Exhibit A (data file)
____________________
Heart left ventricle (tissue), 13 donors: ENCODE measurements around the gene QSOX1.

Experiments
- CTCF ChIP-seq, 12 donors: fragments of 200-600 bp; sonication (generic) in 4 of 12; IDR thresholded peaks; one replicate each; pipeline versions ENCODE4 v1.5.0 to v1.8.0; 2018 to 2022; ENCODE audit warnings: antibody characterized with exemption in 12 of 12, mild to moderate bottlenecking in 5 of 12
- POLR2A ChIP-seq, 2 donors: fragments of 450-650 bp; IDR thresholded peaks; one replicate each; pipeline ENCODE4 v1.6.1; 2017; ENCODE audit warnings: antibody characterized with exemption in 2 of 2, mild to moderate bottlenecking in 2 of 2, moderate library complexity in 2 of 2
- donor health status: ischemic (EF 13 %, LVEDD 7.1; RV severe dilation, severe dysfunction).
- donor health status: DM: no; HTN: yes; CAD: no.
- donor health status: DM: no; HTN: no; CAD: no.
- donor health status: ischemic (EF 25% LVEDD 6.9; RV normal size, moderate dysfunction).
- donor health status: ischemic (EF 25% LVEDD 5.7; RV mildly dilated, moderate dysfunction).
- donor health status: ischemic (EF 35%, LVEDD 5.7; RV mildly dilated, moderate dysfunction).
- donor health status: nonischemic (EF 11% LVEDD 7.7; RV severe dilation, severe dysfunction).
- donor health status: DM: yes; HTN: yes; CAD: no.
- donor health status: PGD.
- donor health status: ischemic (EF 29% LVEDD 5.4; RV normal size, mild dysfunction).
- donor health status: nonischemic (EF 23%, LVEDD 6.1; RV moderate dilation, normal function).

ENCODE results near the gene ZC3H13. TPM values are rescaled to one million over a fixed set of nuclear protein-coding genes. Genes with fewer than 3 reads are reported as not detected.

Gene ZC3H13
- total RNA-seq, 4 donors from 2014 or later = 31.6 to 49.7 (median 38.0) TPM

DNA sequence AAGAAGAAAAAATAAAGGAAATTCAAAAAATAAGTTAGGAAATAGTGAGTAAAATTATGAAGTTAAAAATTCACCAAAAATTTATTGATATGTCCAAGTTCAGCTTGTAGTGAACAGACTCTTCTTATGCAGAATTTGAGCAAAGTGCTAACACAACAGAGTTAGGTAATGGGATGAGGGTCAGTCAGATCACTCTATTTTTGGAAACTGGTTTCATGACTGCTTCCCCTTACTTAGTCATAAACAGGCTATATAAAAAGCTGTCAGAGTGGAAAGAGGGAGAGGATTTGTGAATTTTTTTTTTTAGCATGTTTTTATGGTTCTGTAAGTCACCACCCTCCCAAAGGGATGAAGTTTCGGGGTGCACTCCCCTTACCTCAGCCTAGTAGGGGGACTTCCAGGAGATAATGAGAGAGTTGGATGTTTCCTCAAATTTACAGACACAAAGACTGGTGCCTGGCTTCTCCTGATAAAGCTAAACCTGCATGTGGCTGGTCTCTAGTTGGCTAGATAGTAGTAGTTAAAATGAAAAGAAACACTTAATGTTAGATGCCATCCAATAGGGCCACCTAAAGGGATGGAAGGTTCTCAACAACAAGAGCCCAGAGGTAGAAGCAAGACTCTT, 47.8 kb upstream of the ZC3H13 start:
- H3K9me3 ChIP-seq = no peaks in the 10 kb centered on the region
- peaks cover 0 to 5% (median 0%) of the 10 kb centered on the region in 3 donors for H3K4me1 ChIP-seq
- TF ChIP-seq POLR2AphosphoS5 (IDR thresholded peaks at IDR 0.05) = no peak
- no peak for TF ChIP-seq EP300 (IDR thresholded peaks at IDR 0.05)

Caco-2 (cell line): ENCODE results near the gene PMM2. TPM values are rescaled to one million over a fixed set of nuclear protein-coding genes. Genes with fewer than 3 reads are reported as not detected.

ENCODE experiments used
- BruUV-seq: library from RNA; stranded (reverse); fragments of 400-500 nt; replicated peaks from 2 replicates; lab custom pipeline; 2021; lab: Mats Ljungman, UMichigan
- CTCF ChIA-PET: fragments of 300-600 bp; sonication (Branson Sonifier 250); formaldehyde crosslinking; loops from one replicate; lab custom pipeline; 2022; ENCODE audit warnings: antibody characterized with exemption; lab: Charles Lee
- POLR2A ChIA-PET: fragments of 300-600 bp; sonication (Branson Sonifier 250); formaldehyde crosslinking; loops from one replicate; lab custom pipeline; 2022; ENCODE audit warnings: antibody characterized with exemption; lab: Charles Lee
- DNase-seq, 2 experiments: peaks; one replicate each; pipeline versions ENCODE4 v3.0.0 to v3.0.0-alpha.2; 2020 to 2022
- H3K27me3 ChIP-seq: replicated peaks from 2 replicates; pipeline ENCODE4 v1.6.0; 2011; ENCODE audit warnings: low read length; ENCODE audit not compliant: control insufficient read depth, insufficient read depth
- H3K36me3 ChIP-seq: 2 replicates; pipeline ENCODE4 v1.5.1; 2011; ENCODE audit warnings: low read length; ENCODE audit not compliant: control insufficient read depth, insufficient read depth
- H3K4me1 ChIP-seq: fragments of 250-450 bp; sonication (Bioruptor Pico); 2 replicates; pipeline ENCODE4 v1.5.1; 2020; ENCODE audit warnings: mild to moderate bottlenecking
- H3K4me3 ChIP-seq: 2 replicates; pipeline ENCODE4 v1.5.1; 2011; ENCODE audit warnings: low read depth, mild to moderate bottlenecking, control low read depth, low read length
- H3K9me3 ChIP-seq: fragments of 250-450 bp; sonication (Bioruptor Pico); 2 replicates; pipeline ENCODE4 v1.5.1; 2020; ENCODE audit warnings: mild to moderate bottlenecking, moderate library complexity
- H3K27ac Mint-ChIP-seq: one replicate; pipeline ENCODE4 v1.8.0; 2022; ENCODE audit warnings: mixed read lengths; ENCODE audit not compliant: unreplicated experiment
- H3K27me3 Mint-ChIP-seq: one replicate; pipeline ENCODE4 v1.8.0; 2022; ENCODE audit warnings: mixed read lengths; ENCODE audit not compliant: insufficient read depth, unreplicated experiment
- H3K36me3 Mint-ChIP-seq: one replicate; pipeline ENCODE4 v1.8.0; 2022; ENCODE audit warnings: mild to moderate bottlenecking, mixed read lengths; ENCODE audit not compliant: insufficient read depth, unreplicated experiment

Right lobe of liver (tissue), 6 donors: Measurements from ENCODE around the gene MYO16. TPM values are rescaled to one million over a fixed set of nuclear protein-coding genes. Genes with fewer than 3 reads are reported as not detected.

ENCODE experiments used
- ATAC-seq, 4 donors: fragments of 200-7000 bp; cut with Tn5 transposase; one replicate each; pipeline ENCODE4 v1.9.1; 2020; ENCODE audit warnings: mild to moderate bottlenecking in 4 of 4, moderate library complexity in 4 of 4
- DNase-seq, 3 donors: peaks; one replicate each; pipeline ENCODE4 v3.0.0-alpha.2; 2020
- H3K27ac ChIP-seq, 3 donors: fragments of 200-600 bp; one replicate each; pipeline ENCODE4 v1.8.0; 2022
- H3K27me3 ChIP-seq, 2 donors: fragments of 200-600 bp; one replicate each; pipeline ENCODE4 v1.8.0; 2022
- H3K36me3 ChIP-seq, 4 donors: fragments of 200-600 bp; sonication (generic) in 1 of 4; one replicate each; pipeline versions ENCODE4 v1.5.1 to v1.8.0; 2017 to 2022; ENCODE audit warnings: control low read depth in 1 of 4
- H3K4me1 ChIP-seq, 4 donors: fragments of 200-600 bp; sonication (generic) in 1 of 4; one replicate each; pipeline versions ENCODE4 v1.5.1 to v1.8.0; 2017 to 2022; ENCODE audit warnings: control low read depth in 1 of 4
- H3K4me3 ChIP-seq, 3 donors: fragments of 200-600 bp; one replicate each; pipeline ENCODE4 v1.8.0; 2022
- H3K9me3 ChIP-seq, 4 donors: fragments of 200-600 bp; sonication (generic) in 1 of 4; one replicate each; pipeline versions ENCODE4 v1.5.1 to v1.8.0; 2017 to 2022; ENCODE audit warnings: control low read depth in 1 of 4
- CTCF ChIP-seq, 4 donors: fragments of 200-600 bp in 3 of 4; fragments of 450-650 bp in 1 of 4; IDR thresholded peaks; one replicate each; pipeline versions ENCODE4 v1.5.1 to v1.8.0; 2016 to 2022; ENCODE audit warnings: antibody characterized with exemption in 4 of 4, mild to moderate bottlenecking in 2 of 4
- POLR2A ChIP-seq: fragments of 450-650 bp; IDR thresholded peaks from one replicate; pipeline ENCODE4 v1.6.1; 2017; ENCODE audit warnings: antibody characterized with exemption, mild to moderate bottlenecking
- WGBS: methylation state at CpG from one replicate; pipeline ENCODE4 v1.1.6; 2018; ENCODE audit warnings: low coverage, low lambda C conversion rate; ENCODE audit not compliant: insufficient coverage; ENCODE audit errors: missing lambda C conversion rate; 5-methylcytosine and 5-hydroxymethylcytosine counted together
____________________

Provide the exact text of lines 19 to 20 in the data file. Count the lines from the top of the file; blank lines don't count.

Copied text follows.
DNA sequence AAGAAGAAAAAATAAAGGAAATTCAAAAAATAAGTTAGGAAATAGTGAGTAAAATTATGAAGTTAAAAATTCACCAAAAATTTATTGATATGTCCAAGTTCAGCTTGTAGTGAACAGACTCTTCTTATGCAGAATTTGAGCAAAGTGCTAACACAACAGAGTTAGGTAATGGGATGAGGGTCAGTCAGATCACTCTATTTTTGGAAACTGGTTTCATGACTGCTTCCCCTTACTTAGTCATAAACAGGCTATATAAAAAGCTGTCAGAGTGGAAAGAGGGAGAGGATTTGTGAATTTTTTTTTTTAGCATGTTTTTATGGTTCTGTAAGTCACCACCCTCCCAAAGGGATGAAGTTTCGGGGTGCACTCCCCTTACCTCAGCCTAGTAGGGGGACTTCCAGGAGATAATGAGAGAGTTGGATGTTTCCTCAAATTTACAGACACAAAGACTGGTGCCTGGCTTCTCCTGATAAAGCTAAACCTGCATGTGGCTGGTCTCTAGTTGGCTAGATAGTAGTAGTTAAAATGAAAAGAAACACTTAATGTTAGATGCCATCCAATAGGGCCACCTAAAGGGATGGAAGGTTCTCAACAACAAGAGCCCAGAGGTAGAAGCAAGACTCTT, 47.8 kb upstream of the ZC3H13 start:
- H3K9me3 ChIP-seq = no peaks in the 10 kb centered on the region